Success is always The Lord's realm - and mysterious can be His Ways as to why success is granted or withheld seemingly.  We can define success according to fallible human reasoning - but The Lord knows always what is best and actual success in Truth and He is continually orientated to Success in Truth - often mysterious to we mortals.    I posted into Transmundane today an extract from the writings of St Julian of Norwich http://www.phatmass.com/phorum/topic/133208-julian-of-norwich-the-lord-guides-all-things/#entry2657654

Share this post


Link to post
Share on other sites
BarbaraTherese

The date for the Home Mass for receiving and renewal of private vows, plus blessing of "Bethany",  has been set as Monday 8th September 2014, Feast of The Nativity of Our Lady.  The invitations have arrived from the printer but I won't be posting them out until probably early July with a RSVP 31st July to allow me to organize.  The Home Mass will be at 10am followed by Morning Tea.  More than this I don't know until I see Father again in a few weeks mainly re Readings - I am unsure if we are going to use the Readings for the Feast or something else and I would like to print an Order of Mass (with responses) for those attending, some of whom are not Catholic.

Share this post


Link to post
Share on other sites
BarbaraTherese

Thank you, Immanuel. :) A very happy Easter to you and yours also..........and to all. :)

 

Besides updating my own journey as it unfolds, my hope is that the posts will provide information for those who might be considering private vows.  I have noticed on Catholic Discussion sites that quite a few do have impediments to religious life and other currently existing Church organizations or they may have no attraction to them.  They are often unaware of private vows as a valid and recognized way of life in The Church, as a potential call and vocation - while the lack of formal recognition and other "fixtures" of the formally recognized vocations are a distinct feature of private vows.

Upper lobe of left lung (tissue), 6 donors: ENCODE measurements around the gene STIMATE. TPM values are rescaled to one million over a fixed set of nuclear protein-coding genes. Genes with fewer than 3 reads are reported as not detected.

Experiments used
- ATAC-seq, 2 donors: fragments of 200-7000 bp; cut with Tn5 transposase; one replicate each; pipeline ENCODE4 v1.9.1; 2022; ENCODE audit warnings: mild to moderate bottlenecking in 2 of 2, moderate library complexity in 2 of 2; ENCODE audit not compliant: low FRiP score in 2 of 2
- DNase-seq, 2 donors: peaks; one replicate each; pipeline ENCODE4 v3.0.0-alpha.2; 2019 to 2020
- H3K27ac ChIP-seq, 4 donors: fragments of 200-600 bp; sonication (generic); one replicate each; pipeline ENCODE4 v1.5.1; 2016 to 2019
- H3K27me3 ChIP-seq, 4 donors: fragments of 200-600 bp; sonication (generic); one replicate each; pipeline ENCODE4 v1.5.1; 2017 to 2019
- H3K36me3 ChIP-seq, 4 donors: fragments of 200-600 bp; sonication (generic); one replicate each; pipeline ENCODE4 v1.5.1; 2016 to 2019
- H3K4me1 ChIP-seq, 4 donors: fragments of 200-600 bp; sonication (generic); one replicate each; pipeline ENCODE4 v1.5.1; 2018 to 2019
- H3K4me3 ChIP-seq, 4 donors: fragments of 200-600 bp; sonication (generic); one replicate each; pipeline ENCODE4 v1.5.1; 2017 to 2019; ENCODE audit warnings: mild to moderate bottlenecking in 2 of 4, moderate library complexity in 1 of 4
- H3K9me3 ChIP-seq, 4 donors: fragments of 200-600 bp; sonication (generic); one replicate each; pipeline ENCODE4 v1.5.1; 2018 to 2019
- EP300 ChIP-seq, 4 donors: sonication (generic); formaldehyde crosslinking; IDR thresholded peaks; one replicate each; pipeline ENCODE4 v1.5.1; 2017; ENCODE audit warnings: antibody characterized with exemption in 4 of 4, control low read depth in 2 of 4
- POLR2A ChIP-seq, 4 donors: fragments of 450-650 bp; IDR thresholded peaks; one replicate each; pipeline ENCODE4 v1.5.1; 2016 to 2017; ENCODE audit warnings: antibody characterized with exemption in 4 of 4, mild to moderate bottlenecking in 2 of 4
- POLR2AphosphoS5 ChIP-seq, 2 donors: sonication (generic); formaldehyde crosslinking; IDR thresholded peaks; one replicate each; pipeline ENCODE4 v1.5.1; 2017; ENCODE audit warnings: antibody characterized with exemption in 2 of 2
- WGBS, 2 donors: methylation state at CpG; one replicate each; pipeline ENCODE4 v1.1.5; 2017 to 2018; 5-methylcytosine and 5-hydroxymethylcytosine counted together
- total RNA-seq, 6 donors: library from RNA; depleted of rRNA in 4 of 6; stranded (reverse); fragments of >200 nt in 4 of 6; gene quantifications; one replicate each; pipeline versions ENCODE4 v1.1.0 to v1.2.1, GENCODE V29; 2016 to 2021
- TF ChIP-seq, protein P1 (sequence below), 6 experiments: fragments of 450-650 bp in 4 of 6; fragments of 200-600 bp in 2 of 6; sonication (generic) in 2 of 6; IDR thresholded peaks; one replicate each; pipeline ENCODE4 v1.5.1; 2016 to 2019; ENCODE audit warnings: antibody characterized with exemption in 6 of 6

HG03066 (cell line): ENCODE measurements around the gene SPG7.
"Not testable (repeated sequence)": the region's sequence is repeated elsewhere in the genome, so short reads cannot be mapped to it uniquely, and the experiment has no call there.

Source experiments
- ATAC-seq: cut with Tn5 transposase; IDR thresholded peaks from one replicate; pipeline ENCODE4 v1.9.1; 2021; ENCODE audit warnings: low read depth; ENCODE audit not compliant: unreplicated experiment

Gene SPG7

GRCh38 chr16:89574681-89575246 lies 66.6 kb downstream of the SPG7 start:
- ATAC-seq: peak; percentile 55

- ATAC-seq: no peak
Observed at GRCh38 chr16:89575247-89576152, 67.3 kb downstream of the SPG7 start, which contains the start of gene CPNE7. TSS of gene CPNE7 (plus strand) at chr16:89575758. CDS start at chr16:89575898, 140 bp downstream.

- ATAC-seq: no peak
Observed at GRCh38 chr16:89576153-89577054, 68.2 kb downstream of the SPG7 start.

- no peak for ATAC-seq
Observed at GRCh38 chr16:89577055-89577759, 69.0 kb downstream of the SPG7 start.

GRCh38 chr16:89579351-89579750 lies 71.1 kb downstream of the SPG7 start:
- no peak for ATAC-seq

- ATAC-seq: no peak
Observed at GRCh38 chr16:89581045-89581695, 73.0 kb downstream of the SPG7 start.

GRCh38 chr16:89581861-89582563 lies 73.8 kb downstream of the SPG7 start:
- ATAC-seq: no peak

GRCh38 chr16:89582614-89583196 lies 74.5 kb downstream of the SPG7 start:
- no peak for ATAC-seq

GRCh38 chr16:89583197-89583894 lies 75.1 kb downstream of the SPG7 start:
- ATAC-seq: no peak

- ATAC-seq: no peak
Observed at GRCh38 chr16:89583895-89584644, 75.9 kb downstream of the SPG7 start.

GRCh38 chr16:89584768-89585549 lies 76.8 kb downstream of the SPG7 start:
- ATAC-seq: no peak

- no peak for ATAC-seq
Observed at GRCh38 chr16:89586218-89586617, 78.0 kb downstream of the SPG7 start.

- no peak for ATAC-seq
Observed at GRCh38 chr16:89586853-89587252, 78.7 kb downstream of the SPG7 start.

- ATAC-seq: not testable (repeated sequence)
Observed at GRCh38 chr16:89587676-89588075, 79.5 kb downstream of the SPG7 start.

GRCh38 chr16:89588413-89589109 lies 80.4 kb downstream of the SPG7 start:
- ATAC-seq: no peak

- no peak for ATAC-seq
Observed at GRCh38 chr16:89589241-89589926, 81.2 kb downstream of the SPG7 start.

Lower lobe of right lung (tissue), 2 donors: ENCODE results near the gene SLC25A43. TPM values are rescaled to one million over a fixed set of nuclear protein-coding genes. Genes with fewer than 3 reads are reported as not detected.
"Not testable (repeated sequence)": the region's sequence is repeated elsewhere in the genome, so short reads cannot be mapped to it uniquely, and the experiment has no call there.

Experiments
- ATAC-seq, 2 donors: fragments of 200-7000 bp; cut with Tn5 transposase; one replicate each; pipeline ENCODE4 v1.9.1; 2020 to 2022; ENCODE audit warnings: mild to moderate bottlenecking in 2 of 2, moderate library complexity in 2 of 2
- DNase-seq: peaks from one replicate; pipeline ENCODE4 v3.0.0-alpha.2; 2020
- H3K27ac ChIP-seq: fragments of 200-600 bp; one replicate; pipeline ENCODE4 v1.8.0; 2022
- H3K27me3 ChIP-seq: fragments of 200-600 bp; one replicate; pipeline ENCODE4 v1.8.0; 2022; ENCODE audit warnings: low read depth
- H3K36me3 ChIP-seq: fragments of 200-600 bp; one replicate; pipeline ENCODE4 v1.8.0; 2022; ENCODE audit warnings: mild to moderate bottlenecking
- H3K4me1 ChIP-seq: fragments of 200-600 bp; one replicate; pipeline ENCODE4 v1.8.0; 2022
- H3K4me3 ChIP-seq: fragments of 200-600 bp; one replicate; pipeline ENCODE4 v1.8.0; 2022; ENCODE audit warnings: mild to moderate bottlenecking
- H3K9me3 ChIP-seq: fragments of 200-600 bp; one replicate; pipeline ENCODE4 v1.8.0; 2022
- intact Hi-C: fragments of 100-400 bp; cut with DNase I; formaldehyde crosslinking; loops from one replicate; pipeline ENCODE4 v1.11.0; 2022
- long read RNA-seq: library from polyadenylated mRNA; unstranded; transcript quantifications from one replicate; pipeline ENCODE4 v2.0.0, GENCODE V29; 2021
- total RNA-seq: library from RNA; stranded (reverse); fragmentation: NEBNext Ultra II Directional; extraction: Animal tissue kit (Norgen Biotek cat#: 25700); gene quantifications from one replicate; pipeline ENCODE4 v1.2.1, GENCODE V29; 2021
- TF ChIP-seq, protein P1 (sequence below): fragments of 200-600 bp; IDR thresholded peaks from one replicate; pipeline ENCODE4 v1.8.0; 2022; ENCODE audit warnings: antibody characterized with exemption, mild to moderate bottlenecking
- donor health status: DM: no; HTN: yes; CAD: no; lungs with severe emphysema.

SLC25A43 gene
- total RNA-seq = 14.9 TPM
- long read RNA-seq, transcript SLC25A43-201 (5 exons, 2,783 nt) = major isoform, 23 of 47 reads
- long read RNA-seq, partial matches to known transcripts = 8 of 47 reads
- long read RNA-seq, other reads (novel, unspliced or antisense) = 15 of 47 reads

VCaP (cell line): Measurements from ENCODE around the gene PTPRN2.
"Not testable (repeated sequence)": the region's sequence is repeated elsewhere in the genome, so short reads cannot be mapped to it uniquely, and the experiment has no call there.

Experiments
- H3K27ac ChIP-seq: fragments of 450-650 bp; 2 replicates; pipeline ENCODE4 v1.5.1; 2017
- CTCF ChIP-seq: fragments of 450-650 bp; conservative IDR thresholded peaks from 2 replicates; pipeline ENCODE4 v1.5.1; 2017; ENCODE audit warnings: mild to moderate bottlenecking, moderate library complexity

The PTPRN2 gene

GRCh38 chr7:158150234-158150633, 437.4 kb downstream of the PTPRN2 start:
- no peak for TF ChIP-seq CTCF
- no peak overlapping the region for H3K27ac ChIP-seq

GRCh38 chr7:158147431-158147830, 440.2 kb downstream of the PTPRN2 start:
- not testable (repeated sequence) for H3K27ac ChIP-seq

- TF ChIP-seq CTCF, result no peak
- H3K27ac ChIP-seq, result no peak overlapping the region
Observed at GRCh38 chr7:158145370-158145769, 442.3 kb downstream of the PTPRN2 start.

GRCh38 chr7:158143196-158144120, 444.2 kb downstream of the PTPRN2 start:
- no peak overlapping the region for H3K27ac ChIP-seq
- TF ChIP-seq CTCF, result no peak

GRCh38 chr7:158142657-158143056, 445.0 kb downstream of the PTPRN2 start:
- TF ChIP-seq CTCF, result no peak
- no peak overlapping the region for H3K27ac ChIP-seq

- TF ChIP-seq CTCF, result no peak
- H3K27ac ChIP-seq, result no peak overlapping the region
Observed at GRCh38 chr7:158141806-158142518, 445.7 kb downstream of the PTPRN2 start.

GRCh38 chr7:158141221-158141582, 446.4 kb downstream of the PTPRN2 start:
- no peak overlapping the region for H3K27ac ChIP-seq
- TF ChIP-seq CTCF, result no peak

It is no easy vocation and I think that a good spiritual director is probably absolutely essential.  Like all vocations, it has its up times and its down times and the Grace of the vocation is essential and does make things easier to negotiate faithfully.  Some can think that it is a 'walk in the park' and an easy way of life.  Not so in that The Cross is ever present but borne with a certain spiritual conviction lightening any burdensome factors: "Come to Me all you who are burdened and I shall give you rest". For myself, I know I could walk no other road which does take a firm knowledge of vocation, dedication and perseverance, come what may, and Grace is ever present never failing. As Jesus promised, His Rewards are one hundredfold - far more than one hundredfold in fact.  Not the least of His Rewards are Peace, Joy and fulfilment.

 

Edited by BarbaraTherese

Share this post


Link to post
Share on other sites
BarbaraTherese

Just by way of bumping this thread really - a short update.........short, for my usual that is :

 

With the shock of the budget our new liberal government has proposed (shocking in the main not only to the public, but the far greater bulk of political and economic commentators too), if it all should go through our upper house without amendments, I am not reducing charity donations monthly nor my insurance policies (funeral and also contents).  All I will be reducing is the amount I can put away for emergencies and 'luxuries', and quite minimal anyway.